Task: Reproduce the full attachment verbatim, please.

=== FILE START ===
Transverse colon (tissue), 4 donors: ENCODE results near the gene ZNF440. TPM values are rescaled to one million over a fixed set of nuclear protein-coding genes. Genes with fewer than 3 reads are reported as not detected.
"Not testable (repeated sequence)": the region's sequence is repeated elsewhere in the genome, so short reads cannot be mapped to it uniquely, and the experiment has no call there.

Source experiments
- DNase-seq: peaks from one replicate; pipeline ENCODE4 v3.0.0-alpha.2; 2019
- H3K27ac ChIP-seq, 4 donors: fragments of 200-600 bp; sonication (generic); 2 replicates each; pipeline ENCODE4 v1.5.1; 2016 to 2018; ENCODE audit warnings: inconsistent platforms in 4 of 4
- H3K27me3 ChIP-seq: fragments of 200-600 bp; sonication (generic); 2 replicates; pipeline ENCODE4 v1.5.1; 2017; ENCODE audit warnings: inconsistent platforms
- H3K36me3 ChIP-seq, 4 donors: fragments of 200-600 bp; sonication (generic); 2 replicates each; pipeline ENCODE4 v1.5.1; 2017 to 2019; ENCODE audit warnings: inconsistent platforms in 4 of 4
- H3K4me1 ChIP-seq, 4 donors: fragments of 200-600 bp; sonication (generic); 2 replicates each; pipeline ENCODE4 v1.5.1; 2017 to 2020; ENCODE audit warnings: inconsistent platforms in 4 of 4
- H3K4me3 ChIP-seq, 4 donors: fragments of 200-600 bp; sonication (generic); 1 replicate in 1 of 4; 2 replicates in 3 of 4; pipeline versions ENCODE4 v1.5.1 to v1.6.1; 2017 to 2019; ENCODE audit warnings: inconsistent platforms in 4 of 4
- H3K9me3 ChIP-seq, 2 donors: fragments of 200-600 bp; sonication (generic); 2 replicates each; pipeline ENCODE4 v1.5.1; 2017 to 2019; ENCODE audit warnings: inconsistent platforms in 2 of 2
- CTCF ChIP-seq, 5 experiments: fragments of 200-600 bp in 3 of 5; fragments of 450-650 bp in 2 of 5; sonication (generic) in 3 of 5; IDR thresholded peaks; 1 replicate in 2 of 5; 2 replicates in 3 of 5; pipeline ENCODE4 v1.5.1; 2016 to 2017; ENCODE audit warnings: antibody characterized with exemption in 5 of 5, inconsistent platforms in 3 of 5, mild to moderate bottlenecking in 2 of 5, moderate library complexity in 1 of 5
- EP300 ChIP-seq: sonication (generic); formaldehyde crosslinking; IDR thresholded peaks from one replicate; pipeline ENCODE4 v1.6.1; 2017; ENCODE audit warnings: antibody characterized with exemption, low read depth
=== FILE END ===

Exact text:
Transverse colon (tissue), 4 donors: ENCODE results near the gene ZNF440. TPM values are rescaled to one million over a fixed set of nuclear protein-coding genes. Genes with fewer than 3 reads are reported as not detected.
"Not testable (repeated sequence)": the region's sequence is repeated elsewhere in the genome, so short reads cannot be mapped to it uniquely, and the experiment has no call there.

Source experiments
- DNase-seq: peaks from one replicate; pipeline ENCODE4 v3.0.0-alpha.2; 2019
- H3K27ac ChIP-seq, 4 donors: fragments of 200-600 bp; sonication (generic); 2 replicates each; pipeline ENCODE4 v1.5.1; 2016 to 2018; ENCODE audit warnings: inconsistent platforms in 4 of 4
- H3K27me3 ChIP-seq: fragments of 200-600 bp; sonication (generic); 2 replicates; pipeline ENCODE4 v1.5.1; 2017; ENCODE audit warnings: inconsistent platforms
- H3K36me3 ChIP-seq, 4 donors: fragments of 200-600 bp; sonication (generic); 2 replicates each; pipeline ENCODE4 v1.5.1; 2017 to 2019; ENCODE audit warnings: inconsistent platforms in 4 of 4
- H3K4me1 ChIP-seq, 4 donors: fragments of 200-600 bp; sonication (generic); 2 replicates each; pipeline ENCODE4 v1.5.1; 2017 to 2020; ENCODE audit warnings: inconsistent platforms in 4 of 4
- H3K4me3 ChIP-seq, 4 donors: fragments of 200-600 bp; sonication (generic); 1 replicate in 1 of 4; 2 replicates in 3 of 4; pipeline versions ENCODE4 v1.5.1 to v1.6.1; 2017 to 2019; ENCODE audit warnings: inconsistent platforms in 4 of 4
- H3K9me3 ChIP-seq, 2 donors: fragments of 200-600 bp; sonication (generic); 2 replicates each; pipeline ENCODE4 v1.5.1; 2017 to 2019; ENCODE audit warnings: inconsistent platforms in 2 of 2
- CTCF ChIP-seq, 5 experiments: fragments of 200-600 bp in 3 of 5; fragments of 450-650 bp in 2 of 5; sonication (generic) in 3 of 5; IDR thresholded peaks; 1 replicate in 2 of 5; 2 replicates in 3 of 5; pipeline ENCODE4 v1.5.1; 2016 to 2017; ENCODE audit warnings: antibody characterized with exemption in 5 of 5, inconsistent platforms in 3 of 5, mild to moderate bottlenecking in 2 of 5, moderate library complexity in 1 of 5
- EP300 ChIP-seq: sonication (generic); formaldehyde crosslinking; IDR thresholded peaks from one replicate; pipeline ENCODE4 v1.6.1; 2017; ENCODE audit warnings: antibody characterized with exemption, low read depth